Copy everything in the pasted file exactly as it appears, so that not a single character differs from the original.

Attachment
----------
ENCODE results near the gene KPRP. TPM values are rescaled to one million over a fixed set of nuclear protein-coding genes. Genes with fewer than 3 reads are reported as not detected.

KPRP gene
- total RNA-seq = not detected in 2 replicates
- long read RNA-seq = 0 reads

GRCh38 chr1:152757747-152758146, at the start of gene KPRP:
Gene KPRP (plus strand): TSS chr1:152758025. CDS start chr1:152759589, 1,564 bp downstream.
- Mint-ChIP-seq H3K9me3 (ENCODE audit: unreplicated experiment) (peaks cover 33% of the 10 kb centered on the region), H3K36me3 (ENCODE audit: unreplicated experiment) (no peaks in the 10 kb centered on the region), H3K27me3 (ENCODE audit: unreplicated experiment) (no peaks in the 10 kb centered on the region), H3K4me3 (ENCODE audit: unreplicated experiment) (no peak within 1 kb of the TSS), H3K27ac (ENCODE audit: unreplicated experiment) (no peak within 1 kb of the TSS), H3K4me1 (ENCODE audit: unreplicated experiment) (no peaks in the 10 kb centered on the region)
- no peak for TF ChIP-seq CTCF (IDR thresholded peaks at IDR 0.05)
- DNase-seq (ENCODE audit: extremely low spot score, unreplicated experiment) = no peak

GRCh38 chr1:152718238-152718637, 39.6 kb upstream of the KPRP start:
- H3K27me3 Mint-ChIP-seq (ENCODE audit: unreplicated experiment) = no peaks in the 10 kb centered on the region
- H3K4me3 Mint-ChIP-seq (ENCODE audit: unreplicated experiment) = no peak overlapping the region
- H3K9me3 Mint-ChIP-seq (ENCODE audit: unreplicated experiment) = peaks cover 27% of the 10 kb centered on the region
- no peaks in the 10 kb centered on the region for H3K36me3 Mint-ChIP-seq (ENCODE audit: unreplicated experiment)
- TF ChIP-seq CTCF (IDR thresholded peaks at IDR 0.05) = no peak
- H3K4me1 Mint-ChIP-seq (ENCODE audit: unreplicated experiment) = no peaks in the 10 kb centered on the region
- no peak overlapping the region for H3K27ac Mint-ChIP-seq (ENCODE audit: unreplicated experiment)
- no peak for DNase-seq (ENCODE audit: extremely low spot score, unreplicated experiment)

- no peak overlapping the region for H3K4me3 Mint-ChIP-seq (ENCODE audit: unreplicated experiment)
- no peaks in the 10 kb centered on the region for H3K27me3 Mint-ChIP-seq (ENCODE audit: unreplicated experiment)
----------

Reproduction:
ENCODE results near the gene KPRP. TPM values are rescaled to one million over a fixed set of nuclear protein-coding genes. Genes with fewer than 3 reads are reported as not detected.

KPRP gene
- total RNA-seq = not detected in 2 replicates
- long read RNA-seq = 0 reads

GRCh38 chr1:152757747-152758146, at the start of gene KPRP:
Gene KPRP (plus strand): TSS chr1:152758025. CDS start chr1:152759589, 1,564 bp downstream.
- Mint-ChIP-seq H3K9me3 (ENCODE audit: unreplicated experiment) (peaks cover 33% of the 10 kb centered on the region), H3K36me3 (ENCODE audit: unreplicated experiment) (no peaks in the 10 kb centered on the region), H3K27me3 (ENCODE audit: unreplicated experiment) (no peaks in the 10 kb centered on the region), H3K4me3 (ENCODE audit: unreplicated experiment) (no peak within 1 kb of the TSS), H3K27ac (ENCODE audit: unreplicated experiment) (no peak within 1 kb of the TSS), H3K4me1 (ENCODE audit: unreplicated experiment) (no peaks in the 10 kb centered on the region)
- no peak for TF ChIP-seq CTCF (IDR thresholded peaks at IDR 0.05)
- DNase-seq (ENCODE audit: extremely low spot score, unreplicated experiment) = no peak

GRCh38 chr1:152718238-152718637, 39.6 kb upstream of the KPRP start:
- H3K27me3 Mint-ChIP-seq (ENCODE audit: unreplicated experiment) = no peaks in the 10 kb centered on the region
- H3K4me3 Mint-ChIP-seq (ENCODE audit: unreplicated experiment) = no peak overlapping the region
- H3K9me3 Mint-ChIP-seq (ENCODE audit: unreplicated experiment) = peaks cover 27% of the 10 kb centered on the region
- no peaks in the 10 kb centered on the region for H3K36me3 Mint-ChIP-seq (ENCODE audit: unreplicated experiment)
- TF ChIP-seq CTCF (IDR thresholded peaks at IDR 0.05) = no peak
- H3K4me1 Mint-ChIP-seq (ENCODE audit: unreplicated experiment) = no peaks in the 10 kb centered on the region
- no peak overlapping the region for H3K27ac Mint-ChIP-seq (ENCODE audit: unreplicated experiment)
- no peak for DNase-seq (ENCODE audit: extremely low spot score, unreplicated experiment)

- no peak overlapping the region for H3K4me3 Mint-ChIP-seq (ENCODE audit: unreplicated experiment)
- no peaks in the 10 kb centered on the region for H3K27me3 Mint-ChIP-seq (ENCODE audit: unreplicated experiment)